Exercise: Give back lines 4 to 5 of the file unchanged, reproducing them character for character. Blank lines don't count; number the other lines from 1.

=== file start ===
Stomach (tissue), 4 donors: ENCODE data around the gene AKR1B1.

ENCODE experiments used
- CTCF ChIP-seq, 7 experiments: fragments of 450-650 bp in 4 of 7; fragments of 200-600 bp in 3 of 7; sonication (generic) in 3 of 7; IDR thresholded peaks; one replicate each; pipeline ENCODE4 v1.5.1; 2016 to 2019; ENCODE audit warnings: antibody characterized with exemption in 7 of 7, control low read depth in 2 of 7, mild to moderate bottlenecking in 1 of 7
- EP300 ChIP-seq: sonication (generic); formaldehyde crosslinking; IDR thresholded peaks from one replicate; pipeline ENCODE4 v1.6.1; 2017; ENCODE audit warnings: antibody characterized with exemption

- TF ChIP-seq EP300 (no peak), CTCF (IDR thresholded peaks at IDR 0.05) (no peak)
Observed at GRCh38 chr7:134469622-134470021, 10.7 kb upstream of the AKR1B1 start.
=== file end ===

- EP300 ChIP-seq: sonication (generic); formaldehyde crosslinking; IDR thresholded peaks from one replicate; pipeline ENCODE4 v1.6.1; 2017; ENCODE audit warnings: antibody characterized with exemption

- TF ChIP-seq EP300 (no peak), CTCF (IDR thresholded peaks at IDR 0.05) (no peak)